Russian misinformation tries to confuse, fail to convince

As the war envelops Ukraine, Russian sources have sought to create a miasma of disinformation about the invasion. Among many attempts to distort reality, the Russian Defense Ministry recently claimed that US-backed labs in Ukraine have been developing bioweapons. Bizarre as this lie may be, Fox’s Tucker Carlson gave credence to it by stating that the US government’s response was a “cover up.”

As the war between Russia and Ukraine intensifies, so will the flow of disinformation. This is an age-old strategy that Russia has long used, and a playbook that others, particularly anti-vaccine activists, have borrowed liberally from. But instead of focusing its efforts on convincing people of a lie, the Russian strategy is taking a course reminiscent of one long adopted by the tobacco industry: to sow so much doubt about what is true that it paralyzes people. of decisions. Faced with a cacophony of wild and contradictory claims, people do nothing, unsure of what is right.

Despite being only a small part of our media diet, disinformation campaigns in our digital world can be devastatingly effective. We are intrinsically biased towards information that is emotionally visceral. We give more importance to content that frightens or outrages us, with the ability to provoke anger if the biggest predictor of content goes viral. This propels the most visceral, divisive stories to the forefront of discourse, creating a noise and fury of passionately debated claims and counter-claims. In that atmosphere it becomes more and more difficult to determine what to believe, and easy to give up the task of discerning the truth.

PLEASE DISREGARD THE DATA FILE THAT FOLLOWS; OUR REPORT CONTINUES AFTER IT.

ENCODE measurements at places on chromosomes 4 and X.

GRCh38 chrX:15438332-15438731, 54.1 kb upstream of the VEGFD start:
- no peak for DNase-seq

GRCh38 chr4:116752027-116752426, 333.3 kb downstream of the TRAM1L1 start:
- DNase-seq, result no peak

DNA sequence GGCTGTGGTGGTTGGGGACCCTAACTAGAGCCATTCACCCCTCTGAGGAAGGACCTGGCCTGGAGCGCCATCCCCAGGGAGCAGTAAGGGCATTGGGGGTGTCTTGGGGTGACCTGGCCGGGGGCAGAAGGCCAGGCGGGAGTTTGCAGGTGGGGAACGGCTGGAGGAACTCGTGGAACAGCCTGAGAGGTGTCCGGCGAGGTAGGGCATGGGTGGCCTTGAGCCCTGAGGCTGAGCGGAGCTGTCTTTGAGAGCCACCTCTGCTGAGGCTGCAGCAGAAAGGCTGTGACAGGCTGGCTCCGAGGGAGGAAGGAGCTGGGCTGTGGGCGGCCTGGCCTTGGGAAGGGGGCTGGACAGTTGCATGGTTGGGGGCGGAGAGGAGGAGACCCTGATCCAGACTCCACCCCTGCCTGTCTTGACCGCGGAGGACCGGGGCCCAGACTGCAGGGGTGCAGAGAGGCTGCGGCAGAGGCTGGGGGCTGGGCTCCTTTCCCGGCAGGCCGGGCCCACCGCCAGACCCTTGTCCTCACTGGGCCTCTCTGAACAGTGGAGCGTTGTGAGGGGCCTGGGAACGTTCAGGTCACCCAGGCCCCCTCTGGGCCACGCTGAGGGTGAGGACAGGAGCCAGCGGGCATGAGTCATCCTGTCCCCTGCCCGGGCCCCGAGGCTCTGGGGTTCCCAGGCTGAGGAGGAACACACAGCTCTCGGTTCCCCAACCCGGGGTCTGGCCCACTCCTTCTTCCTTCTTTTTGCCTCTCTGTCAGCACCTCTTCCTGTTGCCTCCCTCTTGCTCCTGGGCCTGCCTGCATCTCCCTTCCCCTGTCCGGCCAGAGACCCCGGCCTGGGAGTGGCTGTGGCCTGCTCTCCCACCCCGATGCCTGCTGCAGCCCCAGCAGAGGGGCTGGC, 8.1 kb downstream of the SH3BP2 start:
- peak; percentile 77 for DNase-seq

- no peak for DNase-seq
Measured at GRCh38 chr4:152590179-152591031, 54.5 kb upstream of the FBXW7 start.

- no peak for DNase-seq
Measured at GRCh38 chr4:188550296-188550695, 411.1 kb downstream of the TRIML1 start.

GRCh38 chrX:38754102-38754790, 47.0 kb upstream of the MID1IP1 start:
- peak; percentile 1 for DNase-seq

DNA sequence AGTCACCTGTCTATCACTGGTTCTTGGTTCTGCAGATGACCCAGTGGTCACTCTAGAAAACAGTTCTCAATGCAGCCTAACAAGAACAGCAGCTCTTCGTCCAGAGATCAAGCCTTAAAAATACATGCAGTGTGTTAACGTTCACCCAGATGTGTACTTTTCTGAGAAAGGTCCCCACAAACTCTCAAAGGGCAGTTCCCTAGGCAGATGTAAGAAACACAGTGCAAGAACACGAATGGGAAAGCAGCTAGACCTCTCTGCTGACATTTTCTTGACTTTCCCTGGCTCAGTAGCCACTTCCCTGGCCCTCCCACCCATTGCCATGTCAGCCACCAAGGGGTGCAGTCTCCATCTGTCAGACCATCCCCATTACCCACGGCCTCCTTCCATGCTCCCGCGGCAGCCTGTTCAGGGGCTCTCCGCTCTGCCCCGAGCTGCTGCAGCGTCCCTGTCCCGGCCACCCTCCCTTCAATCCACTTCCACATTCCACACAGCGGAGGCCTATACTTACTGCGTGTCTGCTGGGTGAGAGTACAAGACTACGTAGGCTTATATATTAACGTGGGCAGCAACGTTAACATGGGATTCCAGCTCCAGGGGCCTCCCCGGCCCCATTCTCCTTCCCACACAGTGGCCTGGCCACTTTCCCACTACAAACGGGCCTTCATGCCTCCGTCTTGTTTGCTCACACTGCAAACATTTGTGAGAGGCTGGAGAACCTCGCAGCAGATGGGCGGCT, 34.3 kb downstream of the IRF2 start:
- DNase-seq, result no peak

If we don’t want to fall victim to such unfair dishonesty, it’s critical now that we question our sources more carefully than ever before.

Indecision and distraction have long been central to Russia’s dezinformatsiya (disinformation) policy, a term coined by Stalin himself. Though it was an old concept, in the Imperial era Russia had mastered dark obfuscation techniques that were refined for the mass communication era. At the dawn of the Soviet empire, they realized this potential on an industrial scale and in 1923 established the world’s first office dedicated to disinformation. In the 1960s, the KGB covertly sponsored American fringe groups, reinforcing conspiracy stories about everything from the assassination of President John F. Kennedy to water fluoridation.

The aim, as KGB Major General Oleg Kalugin clarified in 1998, was “not intelligence gathering, but subversion: active measures to weaken the west, to drive wedges in the western community alliances of all kinds, especially NATO, to sow discord among allies, to weaken the United States in the eyes of the people in Europe, Asia, Africa, Latin America….† Operation INFEKTION, a clandestine attempt in the mid-1980s to spread the myth that AIDS was a CIA-designed bioweapon, was just one infamous example. Though utterly fictional, it resonated with communities ravaged by HIV and neglected by the heartless indifference of the Reagan administration. Despite Russian intelligence taking responsibility for this lie in 1992, the legacy of AIDS denial continues to this day worldwide.

During the Cold War, the doctrine of “active measures” was the beating heart of Soviet intelligence. This philosophy of political and information warfare had a broad remit, including front groups, media manipulation, counterfeiting, infiltrating peace groups, and even occasional assassinations.

And in our media-saturated age, Russia was by far the most avid user of disinformation. Take the 2016 US presidential election and the controversial Brexit referendum; Russia seems to have influenced through both lies and distortions.